Bungalow vs Ranch vs Cottage – Which Is Best to Own & Live In?
From colonial revival houses to multi-story townhouses, mid-century modern to neoclassical mansions.
Today we are going to shine a light on three styles in particular: the bungalow, the ranch and the cottage.
Let’s see what each has to offer, find out about the typical characteristics and weigh up the pros and cons, as we ask ourselves – which is best to own and live in?
Introducing Three Unique Dwellings
Ranches, bungalows and cottage style homes might be considered less grandiose than other designs, but they are never-the-less popular in their own inimitable way.
Single-story dwellings, ranches arrived on the scene in the late 1920’s and soon became a popular and affordable option for those seeking a suburban idyll.
The design incorporated space for vehicles, so ranches were typically spaced out on substantial plots to provide enough room.
Ranches may be single story abodes, but they are often extensive.
With wide facades and garages, along with a low-pitched roof, and deep-set eaves, ranches look rather handsome.
Single Story Living
With all rooms on the same floor its easy to navigate your way around a ranch.
This type of set up is ideal for those who like an open plan family space, and great for those with mobility issues.
Usually rectangular shaped, ranches typically boast a spacious floorplan.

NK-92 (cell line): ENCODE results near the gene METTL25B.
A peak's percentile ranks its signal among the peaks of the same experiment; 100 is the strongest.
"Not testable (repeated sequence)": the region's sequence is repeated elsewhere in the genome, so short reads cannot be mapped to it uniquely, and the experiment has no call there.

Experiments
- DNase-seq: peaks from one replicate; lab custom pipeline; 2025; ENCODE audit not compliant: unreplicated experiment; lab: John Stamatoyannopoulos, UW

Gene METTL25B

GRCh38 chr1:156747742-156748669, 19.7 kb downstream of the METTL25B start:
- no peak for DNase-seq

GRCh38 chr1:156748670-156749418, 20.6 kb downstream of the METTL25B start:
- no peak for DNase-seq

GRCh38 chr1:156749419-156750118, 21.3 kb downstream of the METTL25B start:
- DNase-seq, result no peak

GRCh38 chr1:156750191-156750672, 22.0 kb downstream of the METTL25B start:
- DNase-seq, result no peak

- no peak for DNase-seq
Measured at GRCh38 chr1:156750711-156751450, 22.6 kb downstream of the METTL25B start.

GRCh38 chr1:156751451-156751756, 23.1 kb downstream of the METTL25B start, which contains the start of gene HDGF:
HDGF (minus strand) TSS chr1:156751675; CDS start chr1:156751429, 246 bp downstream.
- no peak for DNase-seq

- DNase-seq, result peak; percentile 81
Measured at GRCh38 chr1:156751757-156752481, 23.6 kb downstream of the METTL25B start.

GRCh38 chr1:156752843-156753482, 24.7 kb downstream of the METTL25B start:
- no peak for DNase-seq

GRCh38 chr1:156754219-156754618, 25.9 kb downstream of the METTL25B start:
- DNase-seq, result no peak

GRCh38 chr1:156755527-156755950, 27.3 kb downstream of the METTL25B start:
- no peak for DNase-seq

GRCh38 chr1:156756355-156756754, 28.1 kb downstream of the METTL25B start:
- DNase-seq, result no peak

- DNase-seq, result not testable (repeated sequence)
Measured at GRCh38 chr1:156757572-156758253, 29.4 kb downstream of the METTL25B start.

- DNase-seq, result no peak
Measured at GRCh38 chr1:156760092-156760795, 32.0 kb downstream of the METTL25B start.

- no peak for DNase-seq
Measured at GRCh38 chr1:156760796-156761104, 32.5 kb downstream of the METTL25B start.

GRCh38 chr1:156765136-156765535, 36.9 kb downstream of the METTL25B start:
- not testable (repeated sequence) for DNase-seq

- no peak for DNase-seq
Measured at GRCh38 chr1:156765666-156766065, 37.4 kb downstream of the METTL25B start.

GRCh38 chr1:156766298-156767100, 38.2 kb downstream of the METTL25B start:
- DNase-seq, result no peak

Although bedrooms are on the same floor as the lounge, kitchen etc rooms are often further away from one another.
Light and Airy
Ranches also tend to feature large windows and sliding glass patio doors.
Plenty of glass allows in natural light and give rooms an airy, expansive feel. Rooms are geared towards openness, and natural materials, such as oak, are often used.
A Range of Styles
There are a number of styles for ranch enthusiasts including American Ranch, Western Ranch, and California Rambler.
There are also raised ranches (which became popular after 1945) and split-level ranches.
Raised ranches have two levels – the lower level is sometimes sunken, and, as the name suggests, the upper level is “raised.” Split level ranches have a minimum of three stories.
Originating in India, and known in Bengal as bangala, the basic huts became a haven for British Colonists seeking shelter from the searing sun. The simple, one-story structures caught on, and soon the concept reached American shores.
Functional and Efficient
Considered a straightforward alternative to over-elaborate Victorian dwellings, bungalows offer a simple, modern style of living.
The space-saving design featuring a horizontal, low-pitched roof and you’ll often find the lounge at the heart of the home, with other rooms branching off from the hallway.
Great for those with mobility issues, bungalows are typically single-story dwellings. Most of the space tends to be ground floor but some bungalows do extend into dormers (creating one and a half stories).
Range of Styles
There are a variety of bungalow styles including Craftsman bungalows and Chicago bungalows. There’s also a style known as a raised bungalow, incorporating a basement that sits partly above ground level.
It’s unsurprising to learn that cottage-style homes first sprang up the United Kingdom.